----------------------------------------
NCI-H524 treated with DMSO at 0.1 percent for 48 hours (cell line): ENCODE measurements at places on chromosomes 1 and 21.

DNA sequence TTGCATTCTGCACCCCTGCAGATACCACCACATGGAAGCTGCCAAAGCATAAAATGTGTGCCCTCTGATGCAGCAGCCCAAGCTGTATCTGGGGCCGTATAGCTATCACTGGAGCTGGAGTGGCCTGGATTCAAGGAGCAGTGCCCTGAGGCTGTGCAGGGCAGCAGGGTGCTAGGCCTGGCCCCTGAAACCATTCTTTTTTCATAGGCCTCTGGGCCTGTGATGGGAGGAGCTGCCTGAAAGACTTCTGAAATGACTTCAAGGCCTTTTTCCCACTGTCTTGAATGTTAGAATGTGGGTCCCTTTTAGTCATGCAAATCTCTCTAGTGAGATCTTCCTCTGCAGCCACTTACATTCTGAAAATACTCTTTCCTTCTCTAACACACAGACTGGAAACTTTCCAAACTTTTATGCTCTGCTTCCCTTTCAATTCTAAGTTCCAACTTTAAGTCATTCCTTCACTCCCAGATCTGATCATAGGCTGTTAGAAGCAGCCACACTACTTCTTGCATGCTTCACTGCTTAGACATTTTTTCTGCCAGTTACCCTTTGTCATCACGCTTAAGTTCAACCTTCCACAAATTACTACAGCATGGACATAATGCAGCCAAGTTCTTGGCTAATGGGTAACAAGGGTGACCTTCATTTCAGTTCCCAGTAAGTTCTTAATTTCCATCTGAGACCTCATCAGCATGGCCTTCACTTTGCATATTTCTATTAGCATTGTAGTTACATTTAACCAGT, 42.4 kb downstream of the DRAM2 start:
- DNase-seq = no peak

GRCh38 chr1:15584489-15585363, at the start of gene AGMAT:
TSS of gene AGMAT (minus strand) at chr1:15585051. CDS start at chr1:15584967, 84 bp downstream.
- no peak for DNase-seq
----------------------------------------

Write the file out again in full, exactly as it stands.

NCI-H524 treated with DMSO at 0.1 percent for 48 hours (cell line): ENCODE measurements at places on chromosomes 1 and 21.

DNA sequence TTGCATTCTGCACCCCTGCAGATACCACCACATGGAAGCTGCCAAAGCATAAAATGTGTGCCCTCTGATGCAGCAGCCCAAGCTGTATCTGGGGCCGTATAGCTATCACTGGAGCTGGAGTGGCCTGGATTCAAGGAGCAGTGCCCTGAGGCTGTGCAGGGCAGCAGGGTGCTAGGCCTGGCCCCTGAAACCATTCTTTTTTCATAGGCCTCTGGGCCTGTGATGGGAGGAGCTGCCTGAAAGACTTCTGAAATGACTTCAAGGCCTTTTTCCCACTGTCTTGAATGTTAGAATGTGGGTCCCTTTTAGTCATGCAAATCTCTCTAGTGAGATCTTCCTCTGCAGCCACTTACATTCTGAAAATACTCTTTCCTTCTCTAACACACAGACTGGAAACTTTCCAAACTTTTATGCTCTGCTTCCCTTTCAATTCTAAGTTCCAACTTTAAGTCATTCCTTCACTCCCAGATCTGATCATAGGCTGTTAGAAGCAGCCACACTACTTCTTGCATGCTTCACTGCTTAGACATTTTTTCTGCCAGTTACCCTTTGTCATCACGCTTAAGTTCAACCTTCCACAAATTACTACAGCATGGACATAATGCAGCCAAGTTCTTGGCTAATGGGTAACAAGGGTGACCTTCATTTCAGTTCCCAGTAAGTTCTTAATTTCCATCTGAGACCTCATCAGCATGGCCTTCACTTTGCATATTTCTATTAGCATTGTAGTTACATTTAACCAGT, 42.4 kb downstream of the DRAM2 start:
- DNase-seq = no peak

GRCh38 chr1:15584489-15585363, at the start of gene AGMAT:
TSS of gene AGMAT (minus strand) at chr1:15585051. CDS start at chr1:15584967, 84 bp downstream.
- no peak for DNase-seq